5 Things You Need To Know Today (August 28, 2017)

5 Things You Need To Know Today (August 28, 2017) Hero Image
Photo: @jenamalone

1. Jena Malone takes to Instagram to share her struggles with postpartum depression.

Malone, famous for her roles in The Hunger Games and Donnie Darko, opened up on Instagram about the struggle of being a new mom. Thankfully, so did her followers, sharing their own stories and reminding one another that they are not on this journey alone. (Daily Mail)

2. Nearly all of Seattle will ban plastic straws this September.

Thanks in part to actor Adrian Grenier’s nonprofit organization Lonely Whale Foundation, the city will ban plastic straws from over 100 restaurants and businesses next month in an effort to help the environment. (Treehugger)

3. Scientists have developed a pill that tricks your body into thinking it's exercised when it hasn't.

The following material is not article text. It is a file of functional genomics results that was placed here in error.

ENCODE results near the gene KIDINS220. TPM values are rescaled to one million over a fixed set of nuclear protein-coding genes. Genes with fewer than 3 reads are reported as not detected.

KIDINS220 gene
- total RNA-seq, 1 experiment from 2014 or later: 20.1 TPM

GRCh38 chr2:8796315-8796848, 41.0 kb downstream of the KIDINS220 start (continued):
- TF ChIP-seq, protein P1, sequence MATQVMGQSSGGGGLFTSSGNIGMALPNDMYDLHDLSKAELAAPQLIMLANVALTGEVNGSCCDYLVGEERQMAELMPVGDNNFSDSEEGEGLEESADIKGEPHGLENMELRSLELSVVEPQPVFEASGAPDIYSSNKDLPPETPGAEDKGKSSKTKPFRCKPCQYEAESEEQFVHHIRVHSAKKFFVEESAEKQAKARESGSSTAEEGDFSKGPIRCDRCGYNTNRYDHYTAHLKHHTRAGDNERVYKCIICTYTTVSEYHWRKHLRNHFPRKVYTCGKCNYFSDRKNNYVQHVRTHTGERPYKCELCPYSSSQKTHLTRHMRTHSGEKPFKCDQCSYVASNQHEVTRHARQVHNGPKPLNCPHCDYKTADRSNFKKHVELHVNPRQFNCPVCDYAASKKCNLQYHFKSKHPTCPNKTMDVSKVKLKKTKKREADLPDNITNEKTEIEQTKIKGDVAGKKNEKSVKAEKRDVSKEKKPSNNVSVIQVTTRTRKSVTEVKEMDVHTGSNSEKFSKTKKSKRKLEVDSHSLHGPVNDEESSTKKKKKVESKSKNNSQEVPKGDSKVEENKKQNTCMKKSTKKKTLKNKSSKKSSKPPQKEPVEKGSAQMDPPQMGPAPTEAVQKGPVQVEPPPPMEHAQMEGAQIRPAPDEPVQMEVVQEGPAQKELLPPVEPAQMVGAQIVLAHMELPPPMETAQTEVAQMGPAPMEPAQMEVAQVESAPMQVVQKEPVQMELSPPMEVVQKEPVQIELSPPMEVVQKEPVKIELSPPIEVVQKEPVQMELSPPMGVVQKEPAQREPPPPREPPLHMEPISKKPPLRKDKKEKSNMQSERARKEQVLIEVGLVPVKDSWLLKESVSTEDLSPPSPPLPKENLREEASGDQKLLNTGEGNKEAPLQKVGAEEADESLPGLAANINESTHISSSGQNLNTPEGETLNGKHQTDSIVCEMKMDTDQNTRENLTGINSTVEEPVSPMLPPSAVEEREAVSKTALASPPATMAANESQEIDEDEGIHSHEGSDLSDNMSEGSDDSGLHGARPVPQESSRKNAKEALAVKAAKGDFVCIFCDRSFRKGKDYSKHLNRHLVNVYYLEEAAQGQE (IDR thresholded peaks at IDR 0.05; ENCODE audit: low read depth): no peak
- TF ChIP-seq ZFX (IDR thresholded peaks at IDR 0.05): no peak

Don't like to exercise but want the benefits? Scientists have developed a pill that might be able to do just that. After identifying a key protein that the body releases during exercise, researchers figured out how to create a pill that mimics this response in the body. Of course, more research needs to be conducted before any conclusions can be reached, but it's certainly an interesting start. (Daily Mail)

4. Engineered organs could save thousands of transplant hopefuls.

A recent study showed that pig organs may be a viable option for humans who need organ transplants, which is pretty incredible and could save a ton of lives. According to scientists, they may even be able to engineer pig organs to be free of disease and resistant to age-related deterioration. (Time)

5. Are obese parents more likely to have overweight children?

While it's long been thought that obese mothers have more obese children, a new study finds that it's true but not in the way previously assumed. Obesity in children correlates strongly with maternal and paternal BMIs, which suggests that lifestyle, rather than being "overfed" in the womb while being carried by the mother, affects children's weights. (NYTimes)

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